Since its release there have been a few patches for ACU, fixing some of the major game-crashing bugs. Ubisoft has promised more on the way to fix some of the smaller glitches, but should that have been an issue to begin with? Ubisoft has game testers, they have whole departments dedicated to it. The testers could not have missed these glitches and huge game-crashing bugs. Why did all of this come to fruition? Ubisoft claims that it was because ACU was their first Online Assassin’s Creed title, and that the added stress of creating a multiplayer online setting was too much and they had to focus on just getting the game out on time. With titles like Resident Evil, Rainbow 6, Splinter Cell, and Prince of Persia, I find it hard to believe that they couldn’t work out these problems by pushing the release date back a month or two. These embargoes hurt the players, the companies, and the stories that we love to play. The only thing that an embargo like this does is keep a company’s pride unscathed for a few short days.
By the Last Token Gaming Staff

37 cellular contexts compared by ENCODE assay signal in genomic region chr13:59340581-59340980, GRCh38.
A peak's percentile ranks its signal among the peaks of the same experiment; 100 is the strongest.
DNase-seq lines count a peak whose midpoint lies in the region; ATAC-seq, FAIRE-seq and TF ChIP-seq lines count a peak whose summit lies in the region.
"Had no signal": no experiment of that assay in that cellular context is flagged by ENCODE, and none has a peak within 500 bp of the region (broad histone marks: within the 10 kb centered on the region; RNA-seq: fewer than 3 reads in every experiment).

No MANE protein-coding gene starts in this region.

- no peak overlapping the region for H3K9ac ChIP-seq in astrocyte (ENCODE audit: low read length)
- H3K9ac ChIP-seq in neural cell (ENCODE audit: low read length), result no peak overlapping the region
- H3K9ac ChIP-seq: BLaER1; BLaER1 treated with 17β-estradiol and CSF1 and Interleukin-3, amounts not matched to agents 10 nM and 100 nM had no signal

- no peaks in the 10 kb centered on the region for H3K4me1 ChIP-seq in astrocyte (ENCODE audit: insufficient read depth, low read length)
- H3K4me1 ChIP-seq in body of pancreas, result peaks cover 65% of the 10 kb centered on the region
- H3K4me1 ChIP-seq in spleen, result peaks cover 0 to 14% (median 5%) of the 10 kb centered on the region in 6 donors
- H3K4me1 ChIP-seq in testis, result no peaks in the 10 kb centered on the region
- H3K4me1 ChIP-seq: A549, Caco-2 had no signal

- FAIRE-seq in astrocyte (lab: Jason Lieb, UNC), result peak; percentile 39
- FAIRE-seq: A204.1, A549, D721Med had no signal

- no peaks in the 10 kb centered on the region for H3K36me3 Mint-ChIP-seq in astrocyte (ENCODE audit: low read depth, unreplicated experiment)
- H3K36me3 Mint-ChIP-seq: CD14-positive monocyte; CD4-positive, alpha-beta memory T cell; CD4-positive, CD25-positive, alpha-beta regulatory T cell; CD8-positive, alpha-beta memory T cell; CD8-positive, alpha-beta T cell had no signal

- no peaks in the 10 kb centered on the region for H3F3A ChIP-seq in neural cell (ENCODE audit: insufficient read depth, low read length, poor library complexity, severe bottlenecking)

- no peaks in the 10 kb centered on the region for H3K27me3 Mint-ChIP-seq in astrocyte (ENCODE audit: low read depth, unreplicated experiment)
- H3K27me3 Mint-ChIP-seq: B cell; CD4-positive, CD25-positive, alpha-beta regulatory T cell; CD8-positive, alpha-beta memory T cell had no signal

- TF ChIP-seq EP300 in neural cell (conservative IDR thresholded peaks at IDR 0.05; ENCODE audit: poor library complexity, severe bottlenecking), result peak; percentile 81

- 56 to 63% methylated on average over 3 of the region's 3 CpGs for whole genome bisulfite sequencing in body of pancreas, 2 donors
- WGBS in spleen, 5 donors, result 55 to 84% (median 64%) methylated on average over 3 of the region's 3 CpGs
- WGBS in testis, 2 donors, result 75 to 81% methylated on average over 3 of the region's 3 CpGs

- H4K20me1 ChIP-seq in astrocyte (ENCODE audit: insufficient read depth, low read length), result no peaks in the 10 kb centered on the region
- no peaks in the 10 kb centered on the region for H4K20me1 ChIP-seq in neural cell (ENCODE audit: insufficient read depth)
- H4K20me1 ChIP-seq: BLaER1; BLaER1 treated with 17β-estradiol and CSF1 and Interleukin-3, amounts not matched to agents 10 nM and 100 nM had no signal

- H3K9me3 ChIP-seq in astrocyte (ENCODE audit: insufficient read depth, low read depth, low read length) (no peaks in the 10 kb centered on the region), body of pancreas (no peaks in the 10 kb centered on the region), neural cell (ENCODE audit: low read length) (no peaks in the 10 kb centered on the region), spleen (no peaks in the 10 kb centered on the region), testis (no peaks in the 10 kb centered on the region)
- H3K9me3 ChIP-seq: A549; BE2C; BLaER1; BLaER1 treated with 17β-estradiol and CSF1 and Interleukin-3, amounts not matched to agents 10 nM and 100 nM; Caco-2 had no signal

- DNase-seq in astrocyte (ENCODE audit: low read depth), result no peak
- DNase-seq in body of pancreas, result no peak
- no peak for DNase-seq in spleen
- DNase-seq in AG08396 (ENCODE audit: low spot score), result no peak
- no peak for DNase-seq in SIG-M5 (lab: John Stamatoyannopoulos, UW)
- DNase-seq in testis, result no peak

Marshall Garvey: First off, apologies for my hiatus from last week’s edition! My Mac was hampered by an irritating adware virus, but fortunately I got that removed pretty quickly and am now back in action. The crux of my gaming time has been devoted to Red Dead Redemption as always, but in a much different way. Deciding to take a break from the main game, I popped in the second disc of the Game of the Year Edition I bought used at Gamestop in July. Unlike most bonus discs that simply offer DLC and special features, this one offers the same game all over again, but with a twist: Zombies. Lots, and lots, and lots of zombies. This mode, entitled Red Dead Redemption: Undead Nightmare, starts with John Marston’s family being infected by a stray walker. From there, he takes off on horseback to find that New Austin and its adjacent territories have turned into a westernized “Walking Dead,” with small groups of survivors desperately trying to repel waves of zombies. Even some of Marston’s acquaintances succumb to the infection and can only be put to rest with a final shot to the head. What I love about this mode is that it’s truly challenging and completely satiating. Weaving your way through a thicket of the undead can be genuinely frustrating (especially the Bolters, who crawl quickly on all fours and let out an irritating scream), but it sets up combat that’s even more fun than the original game. Running headlong into a crowd of them and using the automatic headshot is a riot, even more so when you charge in on your flaming horse of the Apocalypse. Best of all, Marston gets a whole new lineup of shit-talking quips to spout. Highlights: “I think I looted you the first time you died!” “Next time, try not believin’ in reincarnation!”